c. 1300, gral, "the Holy Grail," from Old French graal, greal "Holy Grail; cup," earlier "large shallow dish, basin," from Medieval Latin gradalis, also gradale, grasale, "a flat dish or shallow vessel." The original form is uncertain; the word is perhaps ultimately from Latin crater "bowl," which is from Greek krater "bowl, especially for mixing wine with water" (see crater (n.)).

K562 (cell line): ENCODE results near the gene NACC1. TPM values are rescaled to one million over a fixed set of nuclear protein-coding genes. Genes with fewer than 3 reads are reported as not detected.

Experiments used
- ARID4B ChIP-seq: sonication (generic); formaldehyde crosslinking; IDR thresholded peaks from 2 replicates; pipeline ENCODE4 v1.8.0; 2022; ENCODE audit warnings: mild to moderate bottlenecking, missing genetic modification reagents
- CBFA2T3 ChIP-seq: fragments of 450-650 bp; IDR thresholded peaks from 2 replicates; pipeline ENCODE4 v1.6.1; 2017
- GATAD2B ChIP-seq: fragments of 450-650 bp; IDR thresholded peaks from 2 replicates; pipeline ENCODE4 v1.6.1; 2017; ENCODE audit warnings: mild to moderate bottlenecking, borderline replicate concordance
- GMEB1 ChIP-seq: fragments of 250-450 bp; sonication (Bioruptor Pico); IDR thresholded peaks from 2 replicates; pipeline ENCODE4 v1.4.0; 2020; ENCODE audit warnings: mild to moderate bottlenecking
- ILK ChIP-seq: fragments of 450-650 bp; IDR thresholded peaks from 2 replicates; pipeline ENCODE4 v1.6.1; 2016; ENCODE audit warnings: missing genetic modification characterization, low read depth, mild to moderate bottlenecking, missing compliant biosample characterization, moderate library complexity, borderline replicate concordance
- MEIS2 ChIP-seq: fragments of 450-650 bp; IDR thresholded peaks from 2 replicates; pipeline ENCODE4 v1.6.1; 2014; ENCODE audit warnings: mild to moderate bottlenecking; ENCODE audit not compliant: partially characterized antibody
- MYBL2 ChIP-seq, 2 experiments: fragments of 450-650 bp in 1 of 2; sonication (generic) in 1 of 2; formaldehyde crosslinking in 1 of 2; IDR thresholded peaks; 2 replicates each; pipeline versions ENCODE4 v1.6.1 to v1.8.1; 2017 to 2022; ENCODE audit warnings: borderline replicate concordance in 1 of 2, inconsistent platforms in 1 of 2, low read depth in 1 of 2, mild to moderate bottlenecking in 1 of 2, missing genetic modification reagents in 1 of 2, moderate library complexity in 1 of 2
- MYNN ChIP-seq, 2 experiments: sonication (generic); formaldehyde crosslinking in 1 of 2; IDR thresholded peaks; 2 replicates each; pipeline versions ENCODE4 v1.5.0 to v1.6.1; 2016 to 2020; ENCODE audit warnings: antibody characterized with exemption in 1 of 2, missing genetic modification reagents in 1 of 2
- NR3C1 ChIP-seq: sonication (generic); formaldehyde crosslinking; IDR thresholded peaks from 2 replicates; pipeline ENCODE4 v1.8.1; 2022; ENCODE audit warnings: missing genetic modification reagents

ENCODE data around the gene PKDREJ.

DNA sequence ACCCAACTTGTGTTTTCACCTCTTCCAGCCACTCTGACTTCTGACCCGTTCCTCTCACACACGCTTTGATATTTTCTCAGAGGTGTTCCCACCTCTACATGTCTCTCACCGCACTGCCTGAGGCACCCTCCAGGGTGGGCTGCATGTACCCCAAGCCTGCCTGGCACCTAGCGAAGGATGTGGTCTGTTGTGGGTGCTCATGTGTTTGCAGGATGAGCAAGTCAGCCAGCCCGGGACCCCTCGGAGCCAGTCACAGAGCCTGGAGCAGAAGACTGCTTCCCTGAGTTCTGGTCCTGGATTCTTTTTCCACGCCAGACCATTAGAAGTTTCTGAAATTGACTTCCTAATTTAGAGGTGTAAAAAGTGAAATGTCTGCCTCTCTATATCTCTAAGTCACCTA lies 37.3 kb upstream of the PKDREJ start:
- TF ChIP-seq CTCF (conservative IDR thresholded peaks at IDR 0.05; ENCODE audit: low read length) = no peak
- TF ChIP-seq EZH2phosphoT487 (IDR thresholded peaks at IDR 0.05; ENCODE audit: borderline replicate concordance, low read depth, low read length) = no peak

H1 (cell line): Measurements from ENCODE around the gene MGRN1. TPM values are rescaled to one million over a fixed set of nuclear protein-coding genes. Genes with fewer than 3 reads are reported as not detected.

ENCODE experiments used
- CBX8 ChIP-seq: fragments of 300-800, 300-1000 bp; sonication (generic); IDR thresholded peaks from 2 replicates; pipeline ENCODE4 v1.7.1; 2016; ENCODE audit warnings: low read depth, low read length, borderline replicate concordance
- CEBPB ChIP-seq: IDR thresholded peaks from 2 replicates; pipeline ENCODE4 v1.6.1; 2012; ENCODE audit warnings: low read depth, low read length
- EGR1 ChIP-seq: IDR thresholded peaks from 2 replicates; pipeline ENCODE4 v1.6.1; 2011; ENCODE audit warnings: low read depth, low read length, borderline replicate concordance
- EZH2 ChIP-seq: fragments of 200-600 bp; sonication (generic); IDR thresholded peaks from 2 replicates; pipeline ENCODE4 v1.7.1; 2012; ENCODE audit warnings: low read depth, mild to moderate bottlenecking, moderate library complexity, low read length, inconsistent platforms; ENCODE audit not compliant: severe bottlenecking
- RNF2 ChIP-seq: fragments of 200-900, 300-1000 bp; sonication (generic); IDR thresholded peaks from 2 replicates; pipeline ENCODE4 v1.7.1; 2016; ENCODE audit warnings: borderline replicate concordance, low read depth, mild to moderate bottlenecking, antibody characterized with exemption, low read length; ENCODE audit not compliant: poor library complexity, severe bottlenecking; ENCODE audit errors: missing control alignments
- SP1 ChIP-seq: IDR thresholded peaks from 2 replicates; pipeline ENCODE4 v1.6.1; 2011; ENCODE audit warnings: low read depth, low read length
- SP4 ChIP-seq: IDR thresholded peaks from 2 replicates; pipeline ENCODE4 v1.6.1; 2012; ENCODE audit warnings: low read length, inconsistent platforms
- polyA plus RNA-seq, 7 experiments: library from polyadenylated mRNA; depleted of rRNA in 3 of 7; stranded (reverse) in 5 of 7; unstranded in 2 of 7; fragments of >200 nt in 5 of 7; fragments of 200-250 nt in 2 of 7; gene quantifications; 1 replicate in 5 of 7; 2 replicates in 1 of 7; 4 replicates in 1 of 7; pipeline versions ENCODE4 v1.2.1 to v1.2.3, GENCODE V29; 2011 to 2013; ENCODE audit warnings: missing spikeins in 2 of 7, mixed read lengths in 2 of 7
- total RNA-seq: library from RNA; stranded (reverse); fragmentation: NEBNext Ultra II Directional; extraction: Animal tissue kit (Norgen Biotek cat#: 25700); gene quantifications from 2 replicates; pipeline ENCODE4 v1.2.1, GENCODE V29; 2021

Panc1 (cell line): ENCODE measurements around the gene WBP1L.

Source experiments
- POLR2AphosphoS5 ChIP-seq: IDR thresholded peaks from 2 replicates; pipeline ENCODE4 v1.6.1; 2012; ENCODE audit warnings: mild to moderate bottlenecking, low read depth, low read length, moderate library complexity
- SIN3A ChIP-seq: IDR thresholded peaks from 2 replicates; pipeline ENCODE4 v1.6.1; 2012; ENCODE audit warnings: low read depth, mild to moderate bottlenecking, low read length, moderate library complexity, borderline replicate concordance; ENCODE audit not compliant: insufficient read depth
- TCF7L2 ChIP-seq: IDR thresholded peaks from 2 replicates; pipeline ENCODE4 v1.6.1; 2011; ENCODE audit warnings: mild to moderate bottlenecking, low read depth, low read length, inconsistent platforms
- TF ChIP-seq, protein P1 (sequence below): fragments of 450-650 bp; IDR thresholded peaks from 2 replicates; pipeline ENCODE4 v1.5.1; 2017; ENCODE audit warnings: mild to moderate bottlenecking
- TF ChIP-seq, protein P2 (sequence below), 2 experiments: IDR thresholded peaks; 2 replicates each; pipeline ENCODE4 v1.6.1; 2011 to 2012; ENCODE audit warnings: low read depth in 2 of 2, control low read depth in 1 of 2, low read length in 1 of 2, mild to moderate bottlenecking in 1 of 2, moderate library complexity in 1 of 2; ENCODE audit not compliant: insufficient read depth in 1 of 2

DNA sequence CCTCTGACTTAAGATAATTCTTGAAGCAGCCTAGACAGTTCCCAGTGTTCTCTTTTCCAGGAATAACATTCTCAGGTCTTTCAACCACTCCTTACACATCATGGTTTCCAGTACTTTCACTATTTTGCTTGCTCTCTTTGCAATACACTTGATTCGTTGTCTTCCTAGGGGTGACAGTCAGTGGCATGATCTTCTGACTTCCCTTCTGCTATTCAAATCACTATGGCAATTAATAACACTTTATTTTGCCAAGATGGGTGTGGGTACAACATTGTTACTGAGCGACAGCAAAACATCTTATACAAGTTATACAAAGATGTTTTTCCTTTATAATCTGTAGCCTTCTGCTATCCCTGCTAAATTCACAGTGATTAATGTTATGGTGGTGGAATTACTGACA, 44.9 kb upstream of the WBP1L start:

Holy Grail is Englished from Middle English seint gral (c. 1300), also sangreal, sank-real (c. 1400), which seems to show deformation as if from sang real "royal blood" (that is, the blood of Christ) The object had been inserted into the Celtic Arthurian legends by 12c., perhaps in place of some pagan otherworldly object. It was said to be the cup into which Joseph of Arimathea received the last drops of blood of Christ (according to the writers who picked up the thread of Chrétien de Troyes' "Perceval") or the dish from which Christ ate the Last Supper (Robert de Boron), and ultimately was identified as both ("þe dische wiþ þe blode," "Joseph of Aramathie," c. 1350?).